Photos of the islands, beaches and underwater treasures of the Great Barrier Reef attract a lot of visitors to Australia, especially those with an eye for colour, composition and design. Melbourne calls itself Australia's capital of the arts, so makes for a good, visually stimulating pairing for travellers looking to see the extremes of Australia – natural wonder and man made attractions.
It's hard to see much of Australia in under two weeks, but if you forget trying to see everything and concentrate on really seeing a few places then two weeks is just the right amount of time to 'do' Melbourne and the Great Barrier Reef. If you can arrange to fly in to Brisbane or Cairns and out of Melbourne – or the other way round that will save you time, but it usually adds a wedge to the price.
You don't have to get your hair wet to see the best of the reef, but it doesn't hurt. This is one of the best places in the world for diving - the sheer numbers, varieties and colours of marine life, and the bountiful coral gardens make for a truly unique underwater wonderland, which even snorkellers can play in. If you've not been diving before, and you want to see more of the reef than you can with a snorkel, or on board a glass bottomed boat, then this is a pretty incredible place to take diving lessons.
It's worth sending at least a day at sea as well, exploring the reef by boat, and getting out to some of the reef's more remote treasures: Whitehaven Beach - famous for being one of the world's most beautiful beaches – or Heart Reef - famous for being shaped like a heart, there are lots of photos of it.
There are several towns offering easy reef access: Port Douglas, Townsville, Cairns and Airlie Beach are the main ones - you'll see more of the reef if you change your base at least once. The other options are staying within the verdant folds of the Daintree Rainforest - which you should also plan to spend at least one day walking in - stay in a tree house or at the luxurious Daintree Eco Lodge and Spa- or stay on some of the reef's islands: Lizard Island, Fraser Island, Dunk Island or Magnetic Island. Some islands are owned by resorts, but some also offer camping: Fraser Island's perfect pale sand is loved by off road drivers and there's a nice campsite by Lake McKenzie, and Dunk Island is a bird lovers paradise and National Park.
If you have a few days up your sleeve, then you could catch a train up or down the coast – you'll see more of the countryside but it takes about three days – if not, hop a flight down south.
Melbourne is Australia's capital of the arts. More European than Sydney, it's near enough to the glorious wineries of the Yarra Valley, the nightly penguin parade of Phillip Island and the natural wonders along the Great Ocean Road for day trips out to each, or you can stay in town and catch up on your culture and civilisation.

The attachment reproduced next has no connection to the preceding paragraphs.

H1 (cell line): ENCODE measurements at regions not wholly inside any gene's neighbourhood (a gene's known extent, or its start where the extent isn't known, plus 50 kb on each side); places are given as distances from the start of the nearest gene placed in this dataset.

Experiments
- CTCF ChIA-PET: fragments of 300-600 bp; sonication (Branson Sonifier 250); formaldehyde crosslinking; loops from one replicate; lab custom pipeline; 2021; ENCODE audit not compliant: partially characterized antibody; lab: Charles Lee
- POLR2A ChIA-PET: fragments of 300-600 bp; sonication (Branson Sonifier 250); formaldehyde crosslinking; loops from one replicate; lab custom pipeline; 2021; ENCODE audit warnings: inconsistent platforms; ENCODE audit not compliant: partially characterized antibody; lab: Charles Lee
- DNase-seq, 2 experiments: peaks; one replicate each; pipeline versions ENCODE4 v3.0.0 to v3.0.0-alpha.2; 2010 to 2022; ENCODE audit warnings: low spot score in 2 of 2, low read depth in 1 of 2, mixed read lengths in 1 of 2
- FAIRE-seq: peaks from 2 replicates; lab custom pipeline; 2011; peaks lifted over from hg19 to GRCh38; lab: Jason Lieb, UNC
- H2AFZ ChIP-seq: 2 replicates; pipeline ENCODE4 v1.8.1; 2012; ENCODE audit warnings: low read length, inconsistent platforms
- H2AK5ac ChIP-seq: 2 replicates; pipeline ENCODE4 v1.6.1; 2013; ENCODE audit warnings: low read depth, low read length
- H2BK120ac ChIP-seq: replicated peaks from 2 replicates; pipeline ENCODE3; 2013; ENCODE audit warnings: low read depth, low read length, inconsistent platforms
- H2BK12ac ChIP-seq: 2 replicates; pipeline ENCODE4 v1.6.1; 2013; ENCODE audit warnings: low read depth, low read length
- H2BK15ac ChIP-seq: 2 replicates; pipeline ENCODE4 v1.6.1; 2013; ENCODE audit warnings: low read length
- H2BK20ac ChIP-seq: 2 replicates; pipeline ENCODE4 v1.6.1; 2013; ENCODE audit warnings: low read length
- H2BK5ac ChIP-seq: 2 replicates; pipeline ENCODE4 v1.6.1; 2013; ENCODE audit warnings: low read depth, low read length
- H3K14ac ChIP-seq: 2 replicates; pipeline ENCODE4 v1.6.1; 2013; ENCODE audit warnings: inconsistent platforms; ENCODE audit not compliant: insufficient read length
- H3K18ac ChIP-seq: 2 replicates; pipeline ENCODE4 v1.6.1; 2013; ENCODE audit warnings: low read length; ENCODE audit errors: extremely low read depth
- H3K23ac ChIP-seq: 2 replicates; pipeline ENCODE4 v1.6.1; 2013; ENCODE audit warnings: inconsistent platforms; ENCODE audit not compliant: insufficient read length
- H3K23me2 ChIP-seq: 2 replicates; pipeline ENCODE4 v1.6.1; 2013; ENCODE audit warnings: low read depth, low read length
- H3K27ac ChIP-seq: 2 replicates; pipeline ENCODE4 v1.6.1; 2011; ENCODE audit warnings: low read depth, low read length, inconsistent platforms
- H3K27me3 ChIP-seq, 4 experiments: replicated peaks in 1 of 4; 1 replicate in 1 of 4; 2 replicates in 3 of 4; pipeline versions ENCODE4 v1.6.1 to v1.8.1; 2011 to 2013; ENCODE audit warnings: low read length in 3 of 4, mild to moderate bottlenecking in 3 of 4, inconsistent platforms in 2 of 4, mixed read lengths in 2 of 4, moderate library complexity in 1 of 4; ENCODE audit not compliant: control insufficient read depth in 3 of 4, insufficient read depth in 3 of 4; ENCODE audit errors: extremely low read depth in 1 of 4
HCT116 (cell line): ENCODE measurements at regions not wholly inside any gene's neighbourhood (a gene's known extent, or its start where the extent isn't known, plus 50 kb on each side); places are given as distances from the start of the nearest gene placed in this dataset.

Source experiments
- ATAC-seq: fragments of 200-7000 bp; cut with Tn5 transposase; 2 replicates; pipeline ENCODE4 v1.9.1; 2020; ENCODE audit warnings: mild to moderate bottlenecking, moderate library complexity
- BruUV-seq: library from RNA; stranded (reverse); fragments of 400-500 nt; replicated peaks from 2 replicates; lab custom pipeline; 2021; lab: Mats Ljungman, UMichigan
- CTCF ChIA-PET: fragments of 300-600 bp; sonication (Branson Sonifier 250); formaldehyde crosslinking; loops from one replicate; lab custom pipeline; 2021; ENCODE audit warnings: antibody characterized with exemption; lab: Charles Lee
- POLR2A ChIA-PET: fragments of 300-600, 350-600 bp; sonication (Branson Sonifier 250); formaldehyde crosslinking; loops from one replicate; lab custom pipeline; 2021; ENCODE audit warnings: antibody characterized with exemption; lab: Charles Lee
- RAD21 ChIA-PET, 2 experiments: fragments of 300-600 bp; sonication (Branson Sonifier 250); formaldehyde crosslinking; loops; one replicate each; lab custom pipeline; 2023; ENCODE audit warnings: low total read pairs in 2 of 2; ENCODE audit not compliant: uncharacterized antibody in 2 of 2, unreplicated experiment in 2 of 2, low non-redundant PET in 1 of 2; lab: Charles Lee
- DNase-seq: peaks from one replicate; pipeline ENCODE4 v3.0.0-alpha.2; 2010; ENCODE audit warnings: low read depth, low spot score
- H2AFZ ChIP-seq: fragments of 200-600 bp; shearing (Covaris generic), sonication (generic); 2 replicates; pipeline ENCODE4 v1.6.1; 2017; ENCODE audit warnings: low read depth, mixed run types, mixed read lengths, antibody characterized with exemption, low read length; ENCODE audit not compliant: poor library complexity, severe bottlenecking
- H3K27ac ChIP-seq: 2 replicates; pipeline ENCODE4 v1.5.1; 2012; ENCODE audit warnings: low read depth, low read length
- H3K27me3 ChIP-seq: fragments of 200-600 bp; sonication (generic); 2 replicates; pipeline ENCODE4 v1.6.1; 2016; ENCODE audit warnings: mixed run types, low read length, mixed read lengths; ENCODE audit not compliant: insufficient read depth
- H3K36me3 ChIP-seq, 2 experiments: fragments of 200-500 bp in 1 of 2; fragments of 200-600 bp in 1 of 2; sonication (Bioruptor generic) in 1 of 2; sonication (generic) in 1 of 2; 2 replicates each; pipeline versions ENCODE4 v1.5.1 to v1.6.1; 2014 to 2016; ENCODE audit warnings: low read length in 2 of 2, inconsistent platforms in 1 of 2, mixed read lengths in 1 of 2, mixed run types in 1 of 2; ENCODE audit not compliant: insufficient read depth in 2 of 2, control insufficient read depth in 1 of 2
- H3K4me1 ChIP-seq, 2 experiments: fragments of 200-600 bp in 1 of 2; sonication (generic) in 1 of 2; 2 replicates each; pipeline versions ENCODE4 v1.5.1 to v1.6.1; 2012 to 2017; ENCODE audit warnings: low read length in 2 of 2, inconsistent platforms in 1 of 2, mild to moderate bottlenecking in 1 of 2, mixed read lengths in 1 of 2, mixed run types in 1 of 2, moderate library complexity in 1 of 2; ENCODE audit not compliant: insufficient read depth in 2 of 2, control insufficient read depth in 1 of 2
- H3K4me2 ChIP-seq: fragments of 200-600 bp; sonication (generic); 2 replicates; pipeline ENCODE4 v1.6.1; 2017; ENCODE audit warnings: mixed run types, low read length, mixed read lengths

The cafe culture could easily turn you into a fully fledged flaneur, but don't get too immersed in your perfect latte, there's art to be appreciated at the National Gallery of Victoria, architecture to be admired at Federation Square, nature to be marvelled at at the Melbourne Royal Botanic Gardens and some shopping to be done at the Queen Victoria Markets.
If you missed out on seeing the unique Australian wildlife that dwells on land, plan for a trip to the zoo. If you have an interest in history there's not too much to tell in Australia, but what there is can be part learned, part experienced at Sovereign Hill, a recreated gold rush town built over the real thing, and at the Old Melbourne Gaol, where one of Victoria's most famous sons, Ned Kelly, of the helmet that looks like a bin fame, was hanged. One of Victoria's other deceased celebrities can be remembered at the Melbourne Museum: they have the pelt of Phar Lap, the most famous race horse and Melbourne Cup winner Australia has ever seen.
As well as art, food, wine and shopping, Melbourne does do sport - as well as the Cup racecourse there's the Melbourne Cricket Ground, the tennis centre, and the Bathurst motor racing course to see and hopefully see events at.
But for a really nice Melbourne evening you can't go past a wander round St. Kilda, dinner in one of the foodie-run restaurants, and a wizz though the old time entertainments of Luna Park. Followed by a night at the opera or the theatre on the Southbank.
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Australia: it's a big place. And there's just no way you're going to be able to see all of it on a flying visit. But two weeks is enough time to experience both.